Intellect Ltd. (Publisher)

  • Hewitt, A. (Editor)
  • Mel Jordan (Editor)
  • Emma Mahony (Editor)

Activity: Publication Peer-review and Editorial WorkPublication Peer-reviewResearch


Art, Architecture and the Commons, Art &the Public Sphere, Vol 9, Issue 1&2A special issue of the Art & the Public Sphere journal inviting the SPACEX collaborators to respond to the provisional question posed by the SPACEX project (EU RISE2020). How does art, design and architecture enable empathetic and inclusive ways of living together? How do these spatial practices effect public exchange and opinion formation in urban spaces? SPACEX identifies five problems(including COVID-19)1.Demise of public spaces and public spheres of opinion formation: Seemingly common spaces such as parks and squares, though publicly accessible, are increasingly privately owned. This restricts the way in which these spaces are used, such as the right to free assembly, and enforces oppressive forms of civic behaviour. 2.Contemporary cultural policy and gentrification practices: Art and culture are often employed as key tools in urban regeneration schemes. While the inclusion and social engagement goals of these schemes are well intentioned, they are often dominated by commercial interests. Therefore, regeneration can be instrumentalised as a vehicle for gentrification and capital accumulation, with the result that existing low-income and ethnically diverse communities are displaced to the suburbs, out of sight of further commercial development.3.Dominance of the economic in the assessment of cultural value: Cultural institutions are expected to justify their public subsidies through the provision of evidence-based reports that include simplistic quantitative data on audience access, attendance and satisfaction. Many extant reports limit their focus to these narrow parameters of measurement and make little allowance for how spatial practices effect public exchange and opinion formation, give minority social groups visibility, and reinvigorate democracy.4.Lack of archival material and the under-utilisation of archives by secondary audiences: Spatial practices are rooted in complex sets of social encounters and dialogical exchanges and tend to have a predominately ephemeral nature. Documents, photographs and recordings provide the only evidence of the complex range of social relations they generate. Future archives could play a key role in assessing the ways in which spatial practices effect public exchange and opinion formation in urban spaces.5.COVID-19: We are interested in considering COVID-19 in relation to opportunities for social and spatial change, as well as the impact it will inevitably have upon our bodies in shared and commercial spaces.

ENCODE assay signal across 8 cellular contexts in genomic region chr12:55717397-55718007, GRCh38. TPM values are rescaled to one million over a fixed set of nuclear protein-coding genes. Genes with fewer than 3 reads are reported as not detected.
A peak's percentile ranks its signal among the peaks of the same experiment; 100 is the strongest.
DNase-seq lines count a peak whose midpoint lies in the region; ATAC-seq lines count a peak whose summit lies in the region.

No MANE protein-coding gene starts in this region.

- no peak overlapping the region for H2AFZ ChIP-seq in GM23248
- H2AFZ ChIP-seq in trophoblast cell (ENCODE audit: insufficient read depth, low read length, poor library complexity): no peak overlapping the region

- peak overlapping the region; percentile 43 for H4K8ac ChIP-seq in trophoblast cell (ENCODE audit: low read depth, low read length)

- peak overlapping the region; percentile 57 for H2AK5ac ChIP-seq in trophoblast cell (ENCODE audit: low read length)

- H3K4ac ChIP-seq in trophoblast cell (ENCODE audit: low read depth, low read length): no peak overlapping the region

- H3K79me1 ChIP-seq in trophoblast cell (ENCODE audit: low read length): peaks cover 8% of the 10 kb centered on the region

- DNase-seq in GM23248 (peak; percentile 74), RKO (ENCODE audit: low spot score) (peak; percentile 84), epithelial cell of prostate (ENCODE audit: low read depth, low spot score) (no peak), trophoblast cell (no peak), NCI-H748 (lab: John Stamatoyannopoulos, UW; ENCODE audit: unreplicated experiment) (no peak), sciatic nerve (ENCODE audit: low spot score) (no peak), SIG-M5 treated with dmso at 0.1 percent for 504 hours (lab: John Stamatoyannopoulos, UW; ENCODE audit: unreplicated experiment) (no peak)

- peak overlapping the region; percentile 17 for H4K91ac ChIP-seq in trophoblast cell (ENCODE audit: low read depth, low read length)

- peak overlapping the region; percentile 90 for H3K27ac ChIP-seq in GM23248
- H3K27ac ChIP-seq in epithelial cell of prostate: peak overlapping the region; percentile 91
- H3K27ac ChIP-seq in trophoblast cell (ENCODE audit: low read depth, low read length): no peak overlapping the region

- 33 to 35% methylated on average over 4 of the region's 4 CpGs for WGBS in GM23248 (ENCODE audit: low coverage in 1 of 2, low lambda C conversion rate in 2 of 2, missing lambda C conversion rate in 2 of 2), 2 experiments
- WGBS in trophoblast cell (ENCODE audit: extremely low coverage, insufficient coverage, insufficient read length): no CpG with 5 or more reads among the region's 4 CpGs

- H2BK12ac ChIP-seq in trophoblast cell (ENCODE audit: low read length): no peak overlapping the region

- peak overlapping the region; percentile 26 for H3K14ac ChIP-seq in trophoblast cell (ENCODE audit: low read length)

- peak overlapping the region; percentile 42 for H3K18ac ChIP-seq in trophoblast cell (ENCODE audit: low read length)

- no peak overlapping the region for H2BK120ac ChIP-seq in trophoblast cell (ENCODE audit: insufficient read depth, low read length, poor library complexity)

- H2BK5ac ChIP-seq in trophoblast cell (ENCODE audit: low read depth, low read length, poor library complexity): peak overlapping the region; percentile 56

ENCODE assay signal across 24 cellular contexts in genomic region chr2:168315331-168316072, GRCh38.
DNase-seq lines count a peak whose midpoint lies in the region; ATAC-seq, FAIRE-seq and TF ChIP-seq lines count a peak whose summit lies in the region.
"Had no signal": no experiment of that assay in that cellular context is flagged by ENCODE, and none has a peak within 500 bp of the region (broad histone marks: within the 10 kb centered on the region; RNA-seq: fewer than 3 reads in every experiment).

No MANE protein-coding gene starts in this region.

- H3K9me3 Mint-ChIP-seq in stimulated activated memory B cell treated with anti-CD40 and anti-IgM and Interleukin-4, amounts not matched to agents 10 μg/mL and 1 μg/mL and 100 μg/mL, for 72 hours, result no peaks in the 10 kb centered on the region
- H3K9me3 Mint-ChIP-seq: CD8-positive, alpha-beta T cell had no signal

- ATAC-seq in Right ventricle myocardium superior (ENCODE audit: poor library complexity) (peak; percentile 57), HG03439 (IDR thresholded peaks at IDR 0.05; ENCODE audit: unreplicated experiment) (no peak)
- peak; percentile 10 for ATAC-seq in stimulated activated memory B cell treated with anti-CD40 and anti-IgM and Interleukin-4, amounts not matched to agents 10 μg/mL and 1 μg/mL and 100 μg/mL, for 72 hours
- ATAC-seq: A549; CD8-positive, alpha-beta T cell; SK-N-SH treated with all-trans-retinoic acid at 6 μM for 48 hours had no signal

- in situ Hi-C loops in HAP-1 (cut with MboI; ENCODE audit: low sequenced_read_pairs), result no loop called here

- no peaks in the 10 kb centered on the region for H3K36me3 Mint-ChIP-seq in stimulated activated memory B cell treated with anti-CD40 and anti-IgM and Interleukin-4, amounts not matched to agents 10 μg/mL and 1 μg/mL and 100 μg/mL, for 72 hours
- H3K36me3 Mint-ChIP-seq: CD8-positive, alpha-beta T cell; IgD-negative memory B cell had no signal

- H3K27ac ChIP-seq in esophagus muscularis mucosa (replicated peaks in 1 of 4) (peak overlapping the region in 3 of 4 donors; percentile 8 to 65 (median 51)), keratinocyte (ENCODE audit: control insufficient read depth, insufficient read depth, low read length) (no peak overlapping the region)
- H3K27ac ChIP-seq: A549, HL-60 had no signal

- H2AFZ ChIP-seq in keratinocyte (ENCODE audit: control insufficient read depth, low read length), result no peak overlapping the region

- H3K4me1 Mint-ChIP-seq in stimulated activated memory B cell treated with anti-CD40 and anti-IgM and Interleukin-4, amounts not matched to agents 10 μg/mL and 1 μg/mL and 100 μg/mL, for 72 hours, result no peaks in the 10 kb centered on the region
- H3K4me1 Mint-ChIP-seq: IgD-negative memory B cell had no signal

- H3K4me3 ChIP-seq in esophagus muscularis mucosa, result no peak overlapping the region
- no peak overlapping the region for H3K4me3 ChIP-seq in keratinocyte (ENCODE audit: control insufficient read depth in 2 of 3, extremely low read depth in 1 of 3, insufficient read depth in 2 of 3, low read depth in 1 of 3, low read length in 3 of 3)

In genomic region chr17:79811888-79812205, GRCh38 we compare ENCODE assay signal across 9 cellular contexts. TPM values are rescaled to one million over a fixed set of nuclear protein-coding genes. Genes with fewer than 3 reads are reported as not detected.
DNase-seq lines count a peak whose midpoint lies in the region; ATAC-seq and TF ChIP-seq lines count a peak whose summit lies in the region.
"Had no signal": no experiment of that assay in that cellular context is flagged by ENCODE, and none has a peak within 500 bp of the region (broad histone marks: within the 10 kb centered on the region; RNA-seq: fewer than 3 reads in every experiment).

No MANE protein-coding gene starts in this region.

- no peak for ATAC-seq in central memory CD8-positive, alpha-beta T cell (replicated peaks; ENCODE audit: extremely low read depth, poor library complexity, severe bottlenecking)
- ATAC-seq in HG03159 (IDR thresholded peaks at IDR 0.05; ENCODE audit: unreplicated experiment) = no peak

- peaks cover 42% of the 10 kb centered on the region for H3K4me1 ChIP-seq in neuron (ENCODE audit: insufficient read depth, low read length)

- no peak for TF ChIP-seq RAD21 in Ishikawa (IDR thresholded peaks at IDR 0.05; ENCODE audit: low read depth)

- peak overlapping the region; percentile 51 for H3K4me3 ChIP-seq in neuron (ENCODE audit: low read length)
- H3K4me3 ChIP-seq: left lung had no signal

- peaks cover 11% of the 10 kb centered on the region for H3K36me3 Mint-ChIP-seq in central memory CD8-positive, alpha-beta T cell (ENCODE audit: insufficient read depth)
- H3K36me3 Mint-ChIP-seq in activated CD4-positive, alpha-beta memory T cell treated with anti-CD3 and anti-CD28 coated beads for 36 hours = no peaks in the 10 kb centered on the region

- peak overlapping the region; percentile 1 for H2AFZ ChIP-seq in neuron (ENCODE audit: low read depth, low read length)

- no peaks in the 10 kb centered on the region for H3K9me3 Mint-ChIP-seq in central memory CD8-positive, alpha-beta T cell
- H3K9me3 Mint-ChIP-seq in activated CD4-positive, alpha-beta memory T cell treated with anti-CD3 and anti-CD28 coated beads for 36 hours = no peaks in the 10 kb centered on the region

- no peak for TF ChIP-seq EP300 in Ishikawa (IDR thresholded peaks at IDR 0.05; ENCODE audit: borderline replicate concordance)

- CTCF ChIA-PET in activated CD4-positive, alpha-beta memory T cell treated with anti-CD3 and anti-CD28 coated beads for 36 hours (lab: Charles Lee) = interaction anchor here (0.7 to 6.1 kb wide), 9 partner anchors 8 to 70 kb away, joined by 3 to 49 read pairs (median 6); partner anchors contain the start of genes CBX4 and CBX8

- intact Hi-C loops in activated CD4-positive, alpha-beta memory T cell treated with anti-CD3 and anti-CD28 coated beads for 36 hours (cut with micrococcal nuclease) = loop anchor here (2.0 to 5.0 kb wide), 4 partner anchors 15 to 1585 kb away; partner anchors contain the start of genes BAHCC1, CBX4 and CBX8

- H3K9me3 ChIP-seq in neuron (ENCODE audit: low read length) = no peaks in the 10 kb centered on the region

Period15 Jun 2021
Type of publisherPublisher
Degree of RecognitionInternational


  • Spatial Practices in Art and ArChitecture for Empathetic EXchange SPACEX art design architecture